From marital disputes and divorce, to disagreements surrounding trusts and family businesses, there are many family dispute cases that forensic accountants can resolve. They do this by analysing money and paper trails, while also monitoring communications and looking out for behavioural changes. The aim is to ensure a fair result for all parties and a swift end to the argument.
When it comes to marital disputes, a forensic accountant can assist with the tracing of assets to determine that nothing has been hidden away — such as cash, stocks, annuities and insurance policies. If the two parties own a business together, forensic accounting can provide an assessment of the firm’s value in case one person wants to exit the enterprise altogether. Forensic accountants can act on behalf of one party or both as a Single Joint Expert. Because the disposal of assets could also attract a large Capital Gains Tax (CGT) bill, a forensic accountant can also be utilised to minimise the impact CGT can have.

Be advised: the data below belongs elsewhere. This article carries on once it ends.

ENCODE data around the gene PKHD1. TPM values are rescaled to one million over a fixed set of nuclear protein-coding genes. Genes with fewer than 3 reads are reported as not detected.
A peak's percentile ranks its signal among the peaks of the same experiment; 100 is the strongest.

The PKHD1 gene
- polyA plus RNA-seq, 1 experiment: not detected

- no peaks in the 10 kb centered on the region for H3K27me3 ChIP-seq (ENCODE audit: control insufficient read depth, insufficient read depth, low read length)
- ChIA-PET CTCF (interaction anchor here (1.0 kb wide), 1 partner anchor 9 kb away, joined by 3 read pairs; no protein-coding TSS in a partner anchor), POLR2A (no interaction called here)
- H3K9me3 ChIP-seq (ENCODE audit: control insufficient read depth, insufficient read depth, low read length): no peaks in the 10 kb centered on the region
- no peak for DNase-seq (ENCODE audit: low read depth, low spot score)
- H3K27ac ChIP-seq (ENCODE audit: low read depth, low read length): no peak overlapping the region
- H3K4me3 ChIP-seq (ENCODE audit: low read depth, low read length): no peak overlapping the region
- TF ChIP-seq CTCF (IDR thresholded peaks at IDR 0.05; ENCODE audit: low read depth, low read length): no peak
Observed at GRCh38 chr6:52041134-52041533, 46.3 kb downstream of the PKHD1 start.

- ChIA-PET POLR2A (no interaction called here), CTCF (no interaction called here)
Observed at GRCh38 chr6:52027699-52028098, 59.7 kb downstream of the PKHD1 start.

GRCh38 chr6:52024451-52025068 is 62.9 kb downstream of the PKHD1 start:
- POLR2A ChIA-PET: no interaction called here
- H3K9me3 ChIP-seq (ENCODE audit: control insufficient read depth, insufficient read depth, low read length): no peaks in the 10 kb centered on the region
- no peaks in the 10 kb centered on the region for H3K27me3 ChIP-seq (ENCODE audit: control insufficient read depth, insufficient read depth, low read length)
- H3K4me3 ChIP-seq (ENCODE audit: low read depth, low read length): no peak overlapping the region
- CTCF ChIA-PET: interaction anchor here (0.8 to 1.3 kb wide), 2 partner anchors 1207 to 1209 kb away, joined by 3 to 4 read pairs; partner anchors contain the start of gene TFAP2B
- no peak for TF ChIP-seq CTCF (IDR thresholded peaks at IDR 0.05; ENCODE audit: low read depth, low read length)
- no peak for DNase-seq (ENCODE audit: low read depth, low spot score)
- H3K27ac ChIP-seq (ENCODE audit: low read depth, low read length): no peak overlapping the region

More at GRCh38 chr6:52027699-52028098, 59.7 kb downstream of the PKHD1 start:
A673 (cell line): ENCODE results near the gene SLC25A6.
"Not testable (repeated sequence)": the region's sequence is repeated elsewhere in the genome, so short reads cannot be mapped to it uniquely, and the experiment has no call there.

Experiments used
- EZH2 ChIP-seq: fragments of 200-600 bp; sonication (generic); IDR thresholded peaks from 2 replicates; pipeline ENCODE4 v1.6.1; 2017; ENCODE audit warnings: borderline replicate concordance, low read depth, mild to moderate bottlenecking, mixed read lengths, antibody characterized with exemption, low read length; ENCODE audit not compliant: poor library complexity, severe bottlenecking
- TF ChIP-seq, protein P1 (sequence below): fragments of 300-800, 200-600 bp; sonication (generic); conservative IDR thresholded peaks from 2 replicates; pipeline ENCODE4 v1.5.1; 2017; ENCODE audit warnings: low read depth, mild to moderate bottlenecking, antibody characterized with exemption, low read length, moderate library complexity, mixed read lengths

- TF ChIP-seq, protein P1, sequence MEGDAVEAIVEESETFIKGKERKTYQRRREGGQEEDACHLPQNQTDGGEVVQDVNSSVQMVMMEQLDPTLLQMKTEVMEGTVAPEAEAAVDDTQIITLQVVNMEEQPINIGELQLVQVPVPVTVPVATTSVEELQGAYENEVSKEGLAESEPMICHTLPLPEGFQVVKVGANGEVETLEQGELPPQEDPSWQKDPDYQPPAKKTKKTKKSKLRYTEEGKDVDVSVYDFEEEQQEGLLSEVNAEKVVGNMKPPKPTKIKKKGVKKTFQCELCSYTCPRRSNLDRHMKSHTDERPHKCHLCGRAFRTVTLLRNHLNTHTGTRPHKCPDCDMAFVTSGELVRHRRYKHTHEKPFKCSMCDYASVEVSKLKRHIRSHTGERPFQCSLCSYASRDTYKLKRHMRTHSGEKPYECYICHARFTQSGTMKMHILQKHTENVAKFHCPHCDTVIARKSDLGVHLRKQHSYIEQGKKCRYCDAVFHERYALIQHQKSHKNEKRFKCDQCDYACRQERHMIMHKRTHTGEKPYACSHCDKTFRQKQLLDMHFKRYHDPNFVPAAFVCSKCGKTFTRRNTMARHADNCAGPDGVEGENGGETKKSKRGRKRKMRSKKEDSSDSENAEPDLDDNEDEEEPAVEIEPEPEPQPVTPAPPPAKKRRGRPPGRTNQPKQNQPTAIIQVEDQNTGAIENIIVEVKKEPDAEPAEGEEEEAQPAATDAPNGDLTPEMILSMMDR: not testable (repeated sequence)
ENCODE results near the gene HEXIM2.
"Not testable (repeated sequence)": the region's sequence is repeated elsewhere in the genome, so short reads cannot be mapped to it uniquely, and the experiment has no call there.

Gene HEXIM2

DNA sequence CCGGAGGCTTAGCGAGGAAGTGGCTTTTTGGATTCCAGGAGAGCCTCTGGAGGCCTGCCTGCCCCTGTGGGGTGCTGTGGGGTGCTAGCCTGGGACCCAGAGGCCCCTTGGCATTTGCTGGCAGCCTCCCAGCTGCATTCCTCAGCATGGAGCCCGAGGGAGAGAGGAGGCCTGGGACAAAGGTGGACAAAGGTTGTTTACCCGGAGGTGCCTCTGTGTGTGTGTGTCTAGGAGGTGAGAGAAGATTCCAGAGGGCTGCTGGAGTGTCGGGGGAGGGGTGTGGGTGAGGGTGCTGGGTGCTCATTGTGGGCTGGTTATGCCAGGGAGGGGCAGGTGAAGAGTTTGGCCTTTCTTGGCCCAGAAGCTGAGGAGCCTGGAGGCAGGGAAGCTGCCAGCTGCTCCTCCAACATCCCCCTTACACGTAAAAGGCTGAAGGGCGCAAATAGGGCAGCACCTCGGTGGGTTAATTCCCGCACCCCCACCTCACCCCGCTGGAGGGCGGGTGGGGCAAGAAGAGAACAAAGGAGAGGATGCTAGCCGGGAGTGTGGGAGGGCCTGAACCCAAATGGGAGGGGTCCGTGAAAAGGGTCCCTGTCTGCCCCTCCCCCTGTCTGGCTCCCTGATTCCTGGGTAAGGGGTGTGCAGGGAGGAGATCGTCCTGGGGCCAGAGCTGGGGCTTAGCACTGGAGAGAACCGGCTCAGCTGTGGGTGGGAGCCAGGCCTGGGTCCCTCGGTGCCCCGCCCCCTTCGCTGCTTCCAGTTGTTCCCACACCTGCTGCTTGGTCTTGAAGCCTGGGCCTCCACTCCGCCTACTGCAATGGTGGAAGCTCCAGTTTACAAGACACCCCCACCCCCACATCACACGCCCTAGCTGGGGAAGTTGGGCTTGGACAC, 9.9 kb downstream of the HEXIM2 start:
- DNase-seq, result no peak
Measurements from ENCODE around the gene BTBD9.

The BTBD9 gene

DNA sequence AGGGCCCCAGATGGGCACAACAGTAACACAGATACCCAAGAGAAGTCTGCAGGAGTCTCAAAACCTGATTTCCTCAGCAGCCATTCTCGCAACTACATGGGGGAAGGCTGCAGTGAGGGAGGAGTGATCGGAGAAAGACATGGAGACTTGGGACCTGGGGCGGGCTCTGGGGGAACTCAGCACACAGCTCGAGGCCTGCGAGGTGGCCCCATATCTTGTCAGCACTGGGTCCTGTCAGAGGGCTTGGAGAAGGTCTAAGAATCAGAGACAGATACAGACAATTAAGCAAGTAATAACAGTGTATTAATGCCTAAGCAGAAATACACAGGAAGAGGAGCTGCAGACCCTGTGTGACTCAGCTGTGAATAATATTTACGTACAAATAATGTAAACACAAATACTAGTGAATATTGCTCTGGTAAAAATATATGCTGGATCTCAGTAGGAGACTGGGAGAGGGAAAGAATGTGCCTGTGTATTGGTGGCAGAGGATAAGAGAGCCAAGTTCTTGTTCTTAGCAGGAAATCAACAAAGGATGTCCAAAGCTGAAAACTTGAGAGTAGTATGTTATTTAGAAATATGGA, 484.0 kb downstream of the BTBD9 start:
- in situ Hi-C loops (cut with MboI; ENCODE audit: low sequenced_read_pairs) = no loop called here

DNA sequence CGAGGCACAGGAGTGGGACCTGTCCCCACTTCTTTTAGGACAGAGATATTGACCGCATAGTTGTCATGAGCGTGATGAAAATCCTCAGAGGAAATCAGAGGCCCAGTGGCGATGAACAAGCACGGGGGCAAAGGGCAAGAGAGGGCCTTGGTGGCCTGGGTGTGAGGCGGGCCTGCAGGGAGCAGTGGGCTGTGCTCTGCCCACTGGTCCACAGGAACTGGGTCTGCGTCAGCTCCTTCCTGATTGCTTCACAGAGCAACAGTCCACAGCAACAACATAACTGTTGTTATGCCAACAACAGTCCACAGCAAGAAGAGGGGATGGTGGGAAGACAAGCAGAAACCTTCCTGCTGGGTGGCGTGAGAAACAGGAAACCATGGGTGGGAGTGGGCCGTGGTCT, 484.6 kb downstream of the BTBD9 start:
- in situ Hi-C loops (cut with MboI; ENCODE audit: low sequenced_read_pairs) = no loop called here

Probates and trusts are also common family dispute cases that forensic accounting can help resolve. Duties involve analysing whether custodians of the trusts or probate have acted properly according to their obligations and that any assets have been distributed as intended. If instructed early on, a forensic accountant can bring a dispute to a conclusion without the need to resort to litigation. Meanwhile, for family businesses, a forensic accountant can assist in the same ways as standard commercial or partnership disputes.